With the election of Donald Trump to the presidency, journalism, in a typical pattern of self-congratulatory excess, has dusted off an old cliche to announce that it is once again "speaking truth to power."
Behold. That which was lost has now been found.
But it isn't exactly like setting out on a long and frightening sea voyage to find an undiscovered country, is it? Because finding a renewed sense of anything suggests that you might have misplaced the darn thing in the first place.
Losing your mission might even be worse than losing your car keys, stomping about the house and desperately demanding answers of your kids, the dog, only to realize, sheepishly, that the stupid keys are right there in your stupid hand. Yes, I've done this.
And finding your mission again might be like another cliche, that of the adult finding a beloved childhood toy in a bedroom closet in his parents' home. It's right there in the dark, in a box, a stuffed animal perhaps (mine was Morgan the stuffed dog) or a fire truck, a princess doll, anything that could fit into another sequel of the "Toy Story" franchise.
There are happy tears at such times of lost toys, even in the dark of a theater sitting next to your children, or in the silence of my old bedroom with a faded White Sox pennant on the wall and a dusty Morgan in my lap.
But this business of finding a renewed sense of journalistic mission poses an awkward, unanswered question.
Just where was that sense of mission for the past eight years?
You know where it was. It was in polite hibernation, on its back, with President Barack Obama in the White House.
When he was elected, there were happy newsroom tears of real joy for America's first black liberal president. It wasn't contrived emotion. It was real, and there was much bonding over a sense of accomplishment.
But there is a cost to powerful emotional connections with a politician. Love of a president can blind, but so can hatred of a president. And in the land of the blind, things tend to get lost, like journalistic mission.
Now Trump is president, and news consumers can plainly see the old mojo is back, with absolute vengeance. There are eager fact checks and story after story to counter Trump's loud and vulgar bragging, his use of alternative facts, his bald lies. Trump is an extremely bad liar.
But all politicians lie, and the best ones lie seamlessly to those who adore them, and expect to be defended. Think of some of the things we heard from the previous White House occupant:
If you like your doctor, you can keep your doctor. The IRS wasn't used to target conservative groups. The Americans who died at Benghazi were killed as the result of a video. The first I learned of Hillary's unsecured home-brew email server was from watching the news.
Now journalists are at the barricades once again, like those idealistic students of Paris in "Les Miserables," protecting us against the orange-haired barbarian they so very much despise.
And they also seek to protect America against his populist army, that forgotten working class that sent him to Washington and that frighten them so very much.
Trump despises his media critics, and in his raging narcissism, shrieks that what we call the establishment media is "the enemy of the American people," and this only encourages them to hunker down even deeper into their Left vs. Trump bunker.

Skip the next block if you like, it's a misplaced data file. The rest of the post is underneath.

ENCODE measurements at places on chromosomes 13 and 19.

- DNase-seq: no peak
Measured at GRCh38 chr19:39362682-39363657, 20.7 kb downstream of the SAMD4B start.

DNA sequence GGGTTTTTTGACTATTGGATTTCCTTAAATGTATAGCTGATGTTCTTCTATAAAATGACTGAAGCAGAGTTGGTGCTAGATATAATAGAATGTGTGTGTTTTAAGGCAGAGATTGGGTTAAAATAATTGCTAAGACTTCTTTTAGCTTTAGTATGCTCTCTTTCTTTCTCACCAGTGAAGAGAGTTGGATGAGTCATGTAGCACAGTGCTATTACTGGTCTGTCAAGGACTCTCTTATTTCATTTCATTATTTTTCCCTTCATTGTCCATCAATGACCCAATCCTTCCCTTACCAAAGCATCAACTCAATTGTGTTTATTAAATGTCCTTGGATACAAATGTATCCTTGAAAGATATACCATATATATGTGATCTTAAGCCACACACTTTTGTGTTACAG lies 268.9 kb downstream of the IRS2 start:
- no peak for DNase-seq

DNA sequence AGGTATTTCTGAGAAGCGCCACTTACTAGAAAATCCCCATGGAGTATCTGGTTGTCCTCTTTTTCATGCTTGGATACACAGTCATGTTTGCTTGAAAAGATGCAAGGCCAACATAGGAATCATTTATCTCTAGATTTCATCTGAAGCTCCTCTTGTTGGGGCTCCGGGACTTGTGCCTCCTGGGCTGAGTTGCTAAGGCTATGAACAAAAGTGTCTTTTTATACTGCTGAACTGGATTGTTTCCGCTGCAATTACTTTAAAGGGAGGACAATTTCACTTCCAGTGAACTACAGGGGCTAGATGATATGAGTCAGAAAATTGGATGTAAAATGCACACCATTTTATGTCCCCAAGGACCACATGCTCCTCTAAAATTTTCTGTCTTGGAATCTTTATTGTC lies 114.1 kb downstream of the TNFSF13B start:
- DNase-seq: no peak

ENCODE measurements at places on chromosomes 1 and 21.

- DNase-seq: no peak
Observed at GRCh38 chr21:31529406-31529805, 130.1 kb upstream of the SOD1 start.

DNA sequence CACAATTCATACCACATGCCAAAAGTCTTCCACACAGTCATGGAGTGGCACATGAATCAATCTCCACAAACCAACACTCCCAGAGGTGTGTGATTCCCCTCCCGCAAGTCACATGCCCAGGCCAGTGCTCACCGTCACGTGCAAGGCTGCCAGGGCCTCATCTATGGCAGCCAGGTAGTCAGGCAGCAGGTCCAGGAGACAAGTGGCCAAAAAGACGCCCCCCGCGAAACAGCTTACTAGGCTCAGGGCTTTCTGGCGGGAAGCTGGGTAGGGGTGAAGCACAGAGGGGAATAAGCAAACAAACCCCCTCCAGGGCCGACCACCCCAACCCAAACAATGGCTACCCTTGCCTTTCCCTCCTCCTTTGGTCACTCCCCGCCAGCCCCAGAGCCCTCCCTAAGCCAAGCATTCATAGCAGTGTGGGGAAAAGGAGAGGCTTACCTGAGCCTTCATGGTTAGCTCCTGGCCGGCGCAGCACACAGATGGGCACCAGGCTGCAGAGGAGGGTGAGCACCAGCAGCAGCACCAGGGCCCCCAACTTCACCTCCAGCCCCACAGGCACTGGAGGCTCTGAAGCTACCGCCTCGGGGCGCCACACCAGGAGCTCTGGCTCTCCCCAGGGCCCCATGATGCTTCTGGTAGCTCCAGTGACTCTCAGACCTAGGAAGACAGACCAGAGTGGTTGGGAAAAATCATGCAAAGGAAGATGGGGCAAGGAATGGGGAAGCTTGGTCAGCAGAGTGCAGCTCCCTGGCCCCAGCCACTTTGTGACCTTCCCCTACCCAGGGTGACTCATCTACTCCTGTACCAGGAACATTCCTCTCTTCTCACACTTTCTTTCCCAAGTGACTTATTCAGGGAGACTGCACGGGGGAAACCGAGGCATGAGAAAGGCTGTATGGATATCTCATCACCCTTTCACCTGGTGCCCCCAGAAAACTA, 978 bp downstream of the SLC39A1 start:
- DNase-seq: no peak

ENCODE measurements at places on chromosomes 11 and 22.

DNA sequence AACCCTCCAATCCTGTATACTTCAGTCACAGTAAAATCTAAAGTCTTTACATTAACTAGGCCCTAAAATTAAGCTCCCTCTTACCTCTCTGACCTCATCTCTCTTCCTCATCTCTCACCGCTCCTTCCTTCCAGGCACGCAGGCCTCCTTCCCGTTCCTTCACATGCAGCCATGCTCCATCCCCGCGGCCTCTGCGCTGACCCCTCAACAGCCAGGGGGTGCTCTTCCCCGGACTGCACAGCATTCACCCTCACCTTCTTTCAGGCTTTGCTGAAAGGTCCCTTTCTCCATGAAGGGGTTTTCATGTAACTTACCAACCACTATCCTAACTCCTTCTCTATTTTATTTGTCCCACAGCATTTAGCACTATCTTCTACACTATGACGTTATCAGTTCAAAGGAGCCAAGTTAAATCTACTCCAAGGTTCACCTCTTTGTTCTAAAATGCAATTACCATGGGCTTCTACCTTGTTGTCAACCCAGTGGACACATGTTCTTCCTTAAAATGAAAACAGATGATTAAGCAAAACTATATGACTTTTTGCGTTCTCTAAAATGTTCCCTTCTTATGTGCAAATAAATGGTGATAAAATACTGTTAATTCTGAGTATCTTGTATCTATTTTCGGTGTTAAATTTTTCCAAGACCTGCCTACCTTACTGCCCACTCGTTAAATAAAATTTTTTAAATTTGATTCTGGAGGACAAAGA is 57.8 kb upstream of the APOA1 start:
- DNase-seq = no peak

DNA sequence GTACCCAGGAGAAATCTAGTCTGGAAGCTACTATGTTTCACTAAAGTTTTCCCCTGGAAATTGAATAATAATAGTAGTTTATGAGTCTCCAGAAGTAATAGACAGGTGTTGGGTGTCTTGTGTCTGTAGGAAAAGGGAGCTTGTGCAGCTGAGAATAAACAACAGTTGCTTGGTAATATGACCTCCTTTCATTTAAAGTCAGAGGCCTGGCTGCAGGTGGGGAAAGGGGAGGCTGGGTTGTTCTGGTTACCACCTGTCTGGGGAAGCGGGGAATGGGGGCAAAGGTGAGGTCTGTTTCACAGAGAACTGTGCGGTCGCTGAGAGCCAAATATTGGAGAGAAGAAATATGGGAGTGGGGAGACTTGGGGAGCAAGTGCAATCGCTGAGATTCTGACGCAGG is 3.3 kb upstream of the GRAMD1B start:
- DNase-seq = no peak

Yes, the criers of Beltway news are on the political left. But that's like saying rain is wet. Where's the surprise in this?
Modern American liberal journalism might not believe religion has a place in the public square, but it has a deep abiding faith, in government to accomplish the good. And there is the danger.
Because if journalists were truly intent on speaking truth to power, they wouldn't be defending the unelected rulers of America:
The unelected and unaccountable federal bureaucracy is true power. The federal governmental leviathan is the faceless vanguard of the status quo. It is the vast hiding place of our modern American Kemalists, who are at once the servants of empire and its quiet rulers, and they will not relinquish power easily.
Trump was sent to Washington by the majority of the states and by his voters — those folks repeatedly mocked and ridiculed as deplorables by Beltway journalism — to break that status quo.
And the bureaucracy fights back, offering crippling news leaks and resistance against the White House — even classified intelligence leaks from the Deep State — in exchange for journalistic protection.
On the popular MSNBC "Morning Joe" program, co-host Mika Brzezinski responded to whether Trump's attacks on the status quo were the fulfillment of campaign promises.
"Well, and I think that the dangerous, you know, edges here are that he is trying to undermine the media," Brzezinski said, "trying to make up his own facts. And it could be that while unemployment and the economy worsens, he could have undermined the messaging so much that he can actually control exactly what people think. And that is the — that is our job."
Later, she tweeted out that her comments were purposely misinterpreted, but I listened to it again and again and it was quite clear to me.
Controlling what people think isn't a mere job. It's a mission.
And now it's been renewed.
John Kass has covered a variety of topics since arriving at the Chicago Tribune in 1983. Kass has received several awards for commentary and journalism, from organizations including the Society of Professional Journalists' Sigma Delta Chi, , the Scripps Howard Foundation, the Press Club of Atlantic City, the Chicago Headline Club's Lisagor Award for best daily newspaper columnist. In 1992, Kass won the Chicago Tribune's Beck Award for writing. to readmore of his reports, Click Here Now.